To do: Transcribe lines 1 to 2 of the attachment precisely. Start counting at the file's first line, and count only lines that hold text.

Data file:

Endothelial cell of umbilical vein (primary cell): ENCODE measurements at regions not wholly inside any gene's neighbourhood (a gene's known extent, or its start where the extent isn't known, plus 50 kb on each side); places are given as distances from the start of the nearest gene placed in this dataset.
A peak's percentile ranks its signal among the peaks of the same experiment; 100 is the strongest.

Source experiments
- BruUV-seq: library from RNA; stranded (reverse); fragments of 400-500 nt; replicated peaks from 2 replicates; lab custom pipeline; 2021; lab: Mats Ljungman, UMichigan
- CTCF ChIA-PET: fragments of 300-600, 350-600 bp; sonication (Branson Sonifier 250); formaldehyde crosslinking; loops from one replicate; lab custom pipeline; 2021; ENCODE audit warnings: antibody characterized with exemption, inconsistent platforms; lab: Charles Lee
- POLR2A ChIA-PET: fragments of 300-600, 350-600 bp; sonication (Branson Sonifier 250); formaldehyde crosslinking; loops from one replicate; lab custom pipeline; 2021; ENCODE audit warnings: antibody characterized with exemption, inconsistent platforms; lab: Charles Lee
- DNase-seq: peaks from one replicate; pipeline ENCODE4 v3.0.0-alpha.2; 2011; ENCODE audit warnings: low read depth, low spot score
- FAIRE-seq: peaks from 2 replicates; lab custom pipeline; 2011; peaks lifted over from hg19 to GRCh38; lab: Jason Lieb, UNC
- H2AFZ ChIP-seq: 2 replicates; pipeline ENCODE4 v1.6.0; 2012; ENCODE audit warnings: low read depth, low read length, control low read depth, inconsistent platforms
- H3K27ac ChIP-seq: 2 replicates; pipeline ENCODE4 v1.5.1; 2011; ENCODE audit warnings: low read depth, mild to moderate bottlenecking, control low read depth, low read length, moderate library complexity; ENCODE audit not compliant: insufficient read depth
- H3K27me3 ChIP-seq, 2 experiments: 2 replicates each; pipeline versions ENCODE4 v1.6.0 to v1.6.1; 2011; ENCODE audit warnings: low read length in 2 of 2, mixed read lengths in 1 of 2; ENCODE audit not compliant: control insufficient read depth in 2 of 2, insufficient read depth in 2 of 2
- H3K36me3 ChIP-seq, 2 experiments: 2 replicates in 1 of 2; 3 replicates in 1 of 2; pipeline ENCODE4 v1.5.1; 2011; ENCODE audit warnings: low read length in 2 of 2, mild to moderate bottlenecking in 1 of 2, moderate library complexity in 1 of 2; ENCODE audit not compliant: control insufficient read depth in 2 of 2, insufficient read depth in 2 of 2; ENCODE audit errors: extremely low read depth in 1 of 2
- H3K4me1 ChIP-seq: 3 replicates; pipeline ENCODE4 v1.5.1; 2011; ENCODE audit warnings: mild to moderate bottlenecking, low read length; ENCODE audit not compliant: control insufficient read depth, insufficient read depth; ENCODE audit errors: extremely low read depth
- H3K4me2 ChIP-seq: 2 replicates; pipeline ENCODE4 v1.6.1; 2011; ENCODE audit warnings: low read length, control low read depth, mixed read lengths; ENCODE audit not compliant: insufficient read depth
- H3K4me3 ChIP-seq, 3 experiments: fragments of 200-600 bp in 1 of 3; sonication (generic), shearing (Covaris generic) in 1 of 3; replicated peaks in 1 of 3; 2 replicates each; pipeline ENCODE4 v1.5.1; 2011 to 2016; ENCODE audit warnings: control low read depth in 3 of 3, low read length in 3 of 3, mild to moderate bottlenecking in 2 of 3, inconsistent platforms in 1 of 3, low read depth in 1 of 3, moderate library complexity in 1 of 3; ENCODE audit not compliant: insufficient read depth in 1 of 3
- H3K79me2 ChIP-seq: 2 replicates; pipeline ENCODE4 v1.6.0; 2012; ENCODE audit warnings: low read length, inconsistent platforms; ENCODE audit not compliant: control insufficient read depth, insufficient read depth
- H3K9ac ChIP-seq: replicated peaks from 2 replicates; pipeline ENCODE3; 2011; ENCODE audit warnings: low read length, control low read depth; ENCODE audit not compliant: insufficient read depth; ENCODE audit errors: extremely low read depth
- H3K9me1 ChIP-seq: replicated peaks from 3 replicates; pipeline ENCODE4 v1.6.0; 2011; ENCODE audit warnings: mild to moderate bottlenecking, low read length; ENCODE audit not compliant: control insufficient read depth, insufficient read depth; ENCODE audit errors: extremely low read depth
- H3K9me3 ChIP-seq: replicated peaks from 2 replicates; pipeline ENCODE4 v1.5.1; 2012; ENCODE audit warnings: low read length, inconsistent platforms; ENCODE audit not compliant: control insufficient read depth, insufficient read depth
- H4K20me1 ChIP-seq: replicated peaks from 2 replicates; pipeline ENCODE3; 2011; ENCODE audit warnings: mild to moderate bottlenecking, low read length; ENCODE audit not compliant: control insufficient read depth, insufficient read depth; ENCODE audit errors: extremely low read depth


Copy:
Endothelial cell of umbilical vein (primary cell): ENCODE measurements at regions not wholly inside any gene's neighbourhood (a gene's known extent, or its start where the extent isn't known, plus 50 kb on each side); places are given as distances from the start of the nearest gene placed in this dataset.
A peak's percentile ranks its signal among the peaks of the same experiment; 100 is the strongest.